With diabetes, our geographical correlations continued, affirming the research tying the disease to sleep difficulties. In fact, in many of the same states where obesity and sleep deficits were both prevalent, diabetes was present at high rates as well. These patterns suggest the difficulty of determining causation precisely because obesitythe risk for diabetes as well. Within this tangled web of symptoms, however, one observation is undeniable: Sleep deficits mirror these chronic illnesses closely in their geographical distribution.
With diabetes, however, the converse link between good sleep and reduced rates of illness was not so apparent as with obesity. Colorado was the lone state with minimal levels of both sleep issues and diabetes present. Indeed, many of the states with the best sleep records had middling diabetes numbers. This perhaps suggests that while poor sleep can elevate diabetic risk, great sleep does not reduce it.
Catching Zzz’s and Heart Disease
With heart disease, however, the benefits of good sleep were indicated far more intensely. Six states qualified for both the lowest category of heart disease and lowest category of sleep issues. This healthy cohort was concentrated in the West, including states like Colorado, Utah, Idaho, Oregon, and Washington. Minnesota also appeared in this doubly blessed group, which may come as no surprise to those aware of the state’s enviable heart health record. According to the latestMinnesota boasts the lowest rate of heart disease mortality nationwide.
On the other end of the spectrum, Kentucky, Michigan, and Alabama once again fell in the worst category for both health indicators. Ohio also earned this unfortunate dual designation for the first time in our study.
Lifetime and Sleep Time
Given our previous findings relating a lack of sleep to illness in many states, it should come as no surprise that life expectancy and rates of sleep problems were inversely correlated. This was particularly visible in the South, where states such as South Carolina, Georgia, Alabama, Kentucky, and West Virginia had high rates of sleep difficulty and low average life expectancies. New York, conversely, once again was apparently impervious to lacking sleep, boasting a high life expectancy despite its sleep issues.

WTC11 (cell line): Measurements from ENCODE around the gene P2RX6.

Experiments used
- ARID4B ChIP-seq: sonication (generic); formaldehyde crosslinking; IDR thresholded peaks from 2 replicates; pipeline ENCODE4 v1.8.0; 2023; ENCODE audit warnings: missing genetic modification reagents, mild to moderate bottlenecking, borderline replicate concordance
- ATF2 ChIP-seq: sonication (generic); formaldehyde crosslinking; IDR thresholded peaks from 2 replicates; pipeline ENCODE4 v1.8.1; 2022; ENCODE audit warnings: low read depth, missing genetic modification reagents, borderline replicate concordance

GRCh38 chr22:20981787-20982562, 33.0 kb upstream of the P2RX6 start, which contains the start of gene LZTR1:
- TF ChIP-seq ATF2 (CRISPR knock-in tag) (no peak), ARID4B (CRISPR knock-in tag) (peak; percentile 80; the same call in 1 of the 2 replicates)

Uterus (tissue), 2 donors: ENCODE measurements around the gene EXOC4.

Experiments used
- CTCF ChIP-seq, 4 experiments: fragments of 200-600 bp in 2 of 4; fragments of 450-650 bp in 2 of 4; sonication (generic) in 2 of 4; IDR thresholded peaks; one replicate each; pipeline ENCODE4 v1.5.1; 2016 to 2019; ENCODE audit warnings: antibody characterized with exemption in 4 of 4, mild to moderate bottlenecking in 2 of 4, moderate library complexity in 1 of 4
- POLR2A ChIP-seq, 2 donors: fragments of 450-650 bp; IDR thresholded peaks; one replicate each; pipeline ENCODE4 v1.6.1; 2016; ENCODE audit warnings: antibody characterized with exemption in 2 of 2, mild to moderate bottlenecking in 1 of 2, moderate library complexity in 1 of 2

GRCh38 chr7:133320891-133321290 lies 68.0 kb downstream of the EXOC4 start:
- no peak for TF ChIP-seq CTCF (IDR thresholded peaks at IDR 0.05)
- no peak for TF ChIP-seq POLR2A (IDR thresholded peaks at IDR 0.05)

Western states such as Colorado, Utah, and Washington once again emerged as bastions of health, with excellent average lifetimes and minimal sleep issues. Minnesota represented the Midwest in this long-living, deep-sleeping group, while Vermont did the same for the Northeast. If anyone was inclined to dismiss our previous correlations, these findings present a powerful case for sleep’s essential power to sustain life.
The Rest Is Up to You
With these statistical relationships in mind, it’s hard to ignore the potential benefits of prioritizing sleep. Often, we pass up on much-needed rest to accomplish our immediate objectives, find success at work, spend time with friends, or simply fit in another episode of the show we’re currently bingeing. But when it comes to health and happiness, curling up under the covers likely offers greater long-term benefits. Choose sleep more often, and our findings suggest you’ll be grateful you did so – and not just the next morning.
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We utilized Google Scholar’s academic research platform to survey recent findings relating to sleep deficiencies and their potential health effects. We then employed data from the CDC’s National Center for Health Statistics to correlate the prevalence of each health issue with sleep deficit statistics in each state.